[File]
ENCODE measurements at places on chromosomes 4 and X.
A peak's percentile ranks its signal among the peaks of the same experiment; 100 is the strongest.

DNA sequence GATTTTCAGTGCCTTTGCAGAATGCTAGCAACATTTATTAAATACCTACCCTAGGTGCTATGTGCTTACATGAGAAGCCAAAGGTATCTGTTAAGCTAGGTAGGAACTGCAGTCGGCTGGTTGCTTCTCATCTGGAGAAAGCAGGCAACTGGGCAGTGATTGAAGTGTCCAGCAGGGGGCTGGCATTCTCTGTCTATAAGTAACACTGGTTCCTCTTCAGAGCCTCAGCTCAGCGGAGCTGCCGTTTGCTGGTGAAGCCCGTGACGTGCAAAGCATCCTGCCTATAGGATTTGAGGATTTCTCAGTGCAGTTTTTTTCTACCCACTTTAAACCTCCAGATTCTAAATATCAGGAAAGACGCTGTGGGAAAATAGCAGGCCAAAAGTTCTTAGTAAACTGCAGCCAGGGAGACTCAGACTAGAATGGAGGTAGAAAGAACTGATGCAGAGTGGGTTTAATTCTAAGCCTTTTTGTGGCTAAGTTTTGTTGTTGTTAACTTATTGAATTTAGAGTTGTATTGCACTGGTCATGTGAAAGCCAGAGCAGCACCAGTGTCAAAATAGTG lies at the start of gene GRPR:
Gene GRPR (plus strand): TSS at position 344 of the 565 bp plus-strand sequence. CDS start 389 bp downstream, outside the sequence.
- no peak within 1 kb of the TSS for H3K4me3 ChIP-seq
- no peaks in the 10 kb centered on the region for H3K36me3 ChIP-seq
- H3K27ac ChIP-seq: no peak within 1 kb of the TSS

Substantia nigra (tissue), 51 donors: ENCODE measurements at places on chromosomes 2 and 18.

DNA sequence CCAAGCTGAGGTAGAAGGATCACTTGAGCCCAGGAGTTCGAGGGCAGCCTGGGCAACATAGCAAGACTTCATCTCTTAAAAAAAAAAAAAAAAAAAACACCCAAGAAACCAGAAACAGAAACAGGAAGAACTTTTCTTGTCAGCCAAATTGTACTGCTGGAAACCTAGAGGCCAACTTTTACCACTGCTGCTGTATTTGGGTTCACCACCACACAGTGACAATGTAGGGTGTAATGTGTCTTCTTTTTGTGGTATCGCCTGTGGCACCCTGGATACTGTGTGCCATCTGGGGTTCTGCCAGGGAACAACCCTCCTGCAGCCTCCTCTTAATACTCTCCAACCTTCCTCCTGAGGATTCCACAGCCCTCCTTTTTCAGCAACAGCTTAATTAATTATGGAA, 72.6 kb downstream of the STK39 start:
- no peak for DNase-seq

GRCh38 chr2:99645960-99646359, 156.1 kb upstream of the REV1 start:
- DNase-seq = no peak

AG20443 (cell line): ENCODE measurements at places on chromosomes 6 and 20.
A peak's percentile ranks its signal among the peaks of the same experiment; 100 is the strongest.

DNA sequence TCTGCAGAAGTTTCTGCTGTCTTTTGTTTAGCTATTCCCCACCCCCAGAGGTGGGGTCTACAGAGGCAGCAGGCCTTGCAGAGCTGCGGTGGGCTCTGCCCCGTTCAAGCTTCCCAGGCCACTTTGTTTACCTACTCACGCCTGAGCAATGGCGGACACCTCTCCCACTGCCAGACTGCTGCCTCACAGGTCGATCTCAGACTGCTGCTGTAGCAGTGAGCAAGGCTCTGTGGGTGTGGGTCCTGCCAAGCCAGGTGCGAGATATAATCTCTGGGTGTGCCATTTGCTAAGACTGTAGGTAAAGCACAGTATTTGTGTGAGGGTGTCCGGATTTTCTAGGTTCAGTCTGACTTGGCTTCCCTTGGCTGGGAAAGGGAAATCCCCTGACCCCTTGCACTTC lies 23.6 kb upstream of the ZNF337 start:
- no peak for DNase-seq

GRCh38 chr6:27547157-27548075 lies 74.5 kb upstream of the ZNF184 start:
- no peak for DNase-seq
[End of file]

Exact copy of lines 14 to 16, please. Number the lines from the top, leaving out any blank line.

A peak's percentile ranks its signal among the peaks of the same experiment; 100 is the strongest.

DNA sequence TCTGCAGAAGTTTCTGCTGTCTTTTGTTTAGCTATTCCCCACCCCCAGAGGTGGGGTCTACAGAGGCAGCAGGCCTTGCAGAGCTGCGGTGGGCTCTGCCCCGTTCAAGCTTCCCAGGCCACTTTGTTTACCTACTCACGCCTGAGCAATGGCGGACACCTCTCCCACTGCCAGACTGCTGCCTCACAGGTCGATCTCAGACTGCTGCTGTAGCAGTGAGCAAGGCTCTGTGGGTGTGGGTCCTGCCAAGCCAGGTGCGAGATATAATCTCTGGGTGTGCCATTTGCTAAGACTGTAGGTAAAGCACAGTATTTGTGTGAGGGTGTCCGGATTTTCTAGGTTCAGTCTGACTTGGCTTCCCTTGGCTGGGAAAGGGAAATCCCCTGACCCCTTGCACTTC lies 23.6 kb upstream of the ZNF337 start:
- no peak for DNase-seq